Publications

Featured Publications:

Common ground: integrated landscape approaches and small and medium forest enterprises for vibrant forest landscapes

Riggs, R. A., J. D. Langston, L. Nerfa, A. K. Boedhihartono, C. Gaston, A. R. Herdianti, E. Valeri, and J. Sayer

Abstract

Efforts to sustain multi-scalar benefit flows from forests increasingly concentrate on interventions in landscapes. Integrated landscape approaches have emerged as the dominant paradigm among international agencies for reconciling competing land uses. Small and medium forest enterprises receive growing attention for their ability to meet local development aspirations while supporting healthy forest ecosystems. Despite their prevalence in forest sustainability initiatives, landscape approaches and small and medium enterprises have not yet been integrated into a holistic framework. Here, we conceptually integrate the two phenomena using place as a guiding concept. We examined peer-reviewed literature to understand cultural, socio-political, and biophysical attributes and processes that influence outcomes of small and medium forest enterprises. We then held a series of seminars to discuss empirical and theoretical advances in landscape approaches and the role of small and medium forest enterprises. From this, we identified areas of complementarity, where investments might lead to mutual gains for prosperous and sustainable forest landscapes. We propose four overarching synergies between integrated landscape approaches and small and medium forest enterprises: (I) collective organization, decision-making, and action, (II) empowerment, rights, and tenure security, (III) coherent policy and commitment across governance scales, and (IV) managing for multiple functions and values within planetary boundaries. To increase understanding of these synergies in local contexts, researchers and practitioners could share lessons from place-based sustainability science, contributing to learning systems for inclusive benefit flows in forest landscapes.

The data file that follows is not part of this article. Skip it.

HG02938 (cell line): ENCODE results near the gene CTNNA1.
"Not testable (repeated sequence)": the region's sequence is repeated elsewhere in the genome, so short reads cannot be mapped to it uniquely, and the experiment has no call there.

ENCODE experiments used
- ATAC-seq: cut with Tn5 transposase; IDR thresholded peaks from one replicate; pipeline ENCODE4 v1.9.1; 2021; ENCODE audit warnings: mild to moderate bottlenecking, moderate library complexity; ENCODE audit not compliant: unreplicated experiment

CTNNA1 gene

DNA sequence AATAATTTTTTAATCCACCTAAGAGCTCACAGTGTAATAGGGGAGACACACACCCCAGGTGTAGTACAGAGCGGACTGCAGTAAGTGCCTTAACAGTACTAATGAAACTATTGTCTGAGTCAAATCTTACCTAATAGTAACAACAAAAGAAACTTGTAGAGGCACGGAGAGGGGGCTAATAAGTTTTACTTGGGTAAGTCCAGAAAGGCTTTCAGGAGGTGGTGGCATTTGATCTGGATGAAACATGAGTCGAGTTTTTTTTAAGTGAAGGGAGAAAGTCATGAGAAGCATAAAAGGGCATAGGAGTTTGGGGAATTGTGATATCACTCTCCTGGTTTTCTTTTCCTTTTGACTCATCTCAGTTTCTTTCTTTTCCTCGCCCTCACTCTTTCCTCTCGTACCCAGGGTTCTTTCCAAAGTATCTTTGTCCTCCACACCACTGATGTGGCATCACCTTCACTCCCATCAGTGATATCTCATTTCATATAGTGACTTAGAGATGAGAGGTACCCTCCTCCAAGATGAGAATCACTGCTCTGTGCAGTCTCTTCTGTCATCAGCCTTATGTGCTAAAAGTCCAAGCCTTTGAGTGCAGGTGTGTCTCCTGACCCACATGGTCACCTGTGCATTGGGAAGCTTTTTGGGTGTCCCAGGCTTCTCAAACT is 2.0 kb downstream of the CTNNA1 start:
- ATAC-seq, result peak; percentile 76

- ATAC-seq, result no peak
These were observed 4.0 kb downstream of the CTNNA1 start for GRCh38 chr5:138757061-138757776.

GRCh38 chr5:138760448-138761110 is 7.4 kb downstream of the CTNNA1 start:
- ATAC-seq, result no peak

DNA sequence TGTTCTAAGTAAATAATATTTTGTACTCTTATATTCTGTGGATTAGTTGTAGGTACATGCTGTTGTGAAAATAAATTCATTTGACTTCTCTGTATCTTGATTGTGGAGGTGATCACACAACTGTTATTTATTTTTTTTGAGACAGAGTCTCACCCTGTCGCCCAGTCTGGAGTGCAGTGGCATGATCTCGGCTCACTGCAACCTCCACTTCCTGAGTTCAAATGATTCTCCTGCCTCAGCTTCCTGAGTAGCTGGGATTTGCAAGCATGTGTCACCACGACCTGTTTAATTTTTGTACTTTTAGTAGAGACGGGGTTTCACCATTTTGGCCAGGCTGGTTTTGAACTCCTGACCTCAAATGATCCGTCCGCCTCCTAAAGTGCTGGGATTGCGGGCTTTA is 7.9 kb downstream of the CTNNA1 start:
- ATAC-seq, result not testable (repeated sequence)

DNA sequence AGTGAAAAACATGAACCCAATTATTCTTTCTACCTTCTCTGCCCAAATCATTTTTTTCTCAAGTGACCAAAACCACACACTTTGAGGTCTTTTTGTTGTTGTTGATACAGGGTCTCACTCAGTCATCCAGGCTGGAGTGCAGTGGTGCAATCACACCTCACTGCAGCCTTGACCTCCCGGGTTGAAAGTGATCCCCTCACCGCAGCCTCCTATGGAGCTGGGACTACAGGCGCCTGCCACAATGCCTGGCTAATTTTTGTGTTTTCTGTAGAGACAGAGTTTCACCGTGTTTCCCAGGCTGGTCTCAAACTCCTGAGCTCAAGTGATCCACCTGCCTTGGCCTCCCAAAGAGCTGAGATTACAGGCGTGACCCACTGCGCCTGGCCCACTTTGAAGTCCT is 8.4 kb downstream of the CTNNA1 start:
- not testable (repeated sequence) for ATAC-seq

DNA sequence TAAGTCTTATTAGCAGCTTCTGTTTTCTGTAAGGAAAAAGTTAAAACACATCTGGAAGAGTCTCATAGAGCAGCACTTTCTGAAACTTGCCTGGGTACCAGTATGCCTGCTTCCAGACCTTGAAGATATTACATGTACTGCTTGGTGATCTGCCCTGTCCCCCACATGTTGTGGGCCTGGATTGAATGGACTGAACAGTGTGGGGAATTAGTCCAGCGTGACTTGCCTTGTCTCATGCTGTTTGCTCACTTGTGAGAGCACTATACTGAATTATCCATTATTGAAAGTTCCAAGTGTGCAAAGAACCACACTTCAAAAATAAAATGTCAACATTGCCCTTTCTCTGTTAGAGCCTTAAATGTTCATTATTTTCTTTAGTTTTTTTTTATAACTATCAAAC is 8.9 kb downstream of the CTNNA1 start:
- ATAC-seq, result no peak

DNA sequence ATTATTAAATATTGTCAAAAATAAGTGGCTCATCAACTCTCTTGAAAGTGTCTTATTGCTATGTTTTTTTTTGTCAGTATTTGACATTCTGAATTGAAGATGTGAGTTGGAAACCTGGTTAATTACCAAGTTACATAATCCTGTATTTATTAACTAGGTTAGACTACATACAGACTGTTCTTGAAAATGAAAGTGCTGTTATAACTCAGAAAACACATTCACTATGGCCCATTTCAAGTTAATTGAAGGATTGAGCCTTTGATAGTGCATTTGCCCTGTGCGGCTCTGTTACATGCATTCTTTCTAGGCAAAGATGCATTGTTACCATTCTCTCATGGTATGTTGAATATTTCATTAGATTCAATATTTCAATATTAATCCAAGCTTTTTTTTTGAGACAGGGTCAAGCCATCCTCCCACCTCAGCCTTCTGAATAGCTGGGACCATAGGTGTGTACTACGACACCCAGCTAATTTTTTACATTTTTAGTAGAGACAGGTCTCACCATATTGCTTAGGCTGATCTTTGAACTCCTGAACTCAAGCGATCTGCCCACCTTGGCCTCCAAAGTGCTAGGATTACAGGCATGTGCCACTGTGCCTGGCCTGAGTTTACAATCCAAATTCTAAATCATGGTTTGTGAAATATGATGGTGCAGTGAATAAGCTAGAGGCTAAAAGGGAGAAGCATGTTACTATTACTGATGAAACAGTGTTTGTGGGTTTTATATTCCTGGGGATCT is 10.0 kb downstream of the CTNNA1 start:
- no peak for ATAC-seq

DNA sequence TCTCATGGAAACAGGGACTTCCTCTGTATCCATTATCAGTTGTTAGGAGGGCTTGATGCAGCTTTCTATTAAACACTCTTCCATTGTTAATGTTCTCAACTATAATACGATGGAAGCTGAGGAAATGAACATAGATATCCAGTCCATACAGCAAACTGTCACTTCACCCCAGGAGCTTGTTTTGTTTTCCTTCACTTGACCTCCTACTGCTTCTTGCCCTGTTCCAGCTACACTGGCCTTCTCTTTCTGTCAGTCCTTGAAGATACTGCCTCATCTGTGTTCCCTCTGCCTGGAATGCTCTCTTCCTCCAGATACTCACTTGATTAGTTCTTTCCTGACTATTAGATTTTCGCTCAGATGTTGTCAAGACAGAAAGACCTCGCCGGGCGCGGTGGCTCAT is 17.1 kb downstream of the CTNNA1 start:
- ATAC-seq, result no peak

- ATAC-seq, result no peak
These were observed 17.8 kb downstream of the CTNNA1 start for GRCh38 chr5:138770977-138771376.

Governing the landscape: potential and challenges of integrated approaches to landscape sustainability in Indonesia

Riggs, R. A., R. Achdiawan, A. Adiwinata, A. K. Boedhihartono, A. Kastanya, J. D. Langston, H. Priyadi, M. Ruiz-Pérez, J. Sayer, and A. Tjiu.

Abstract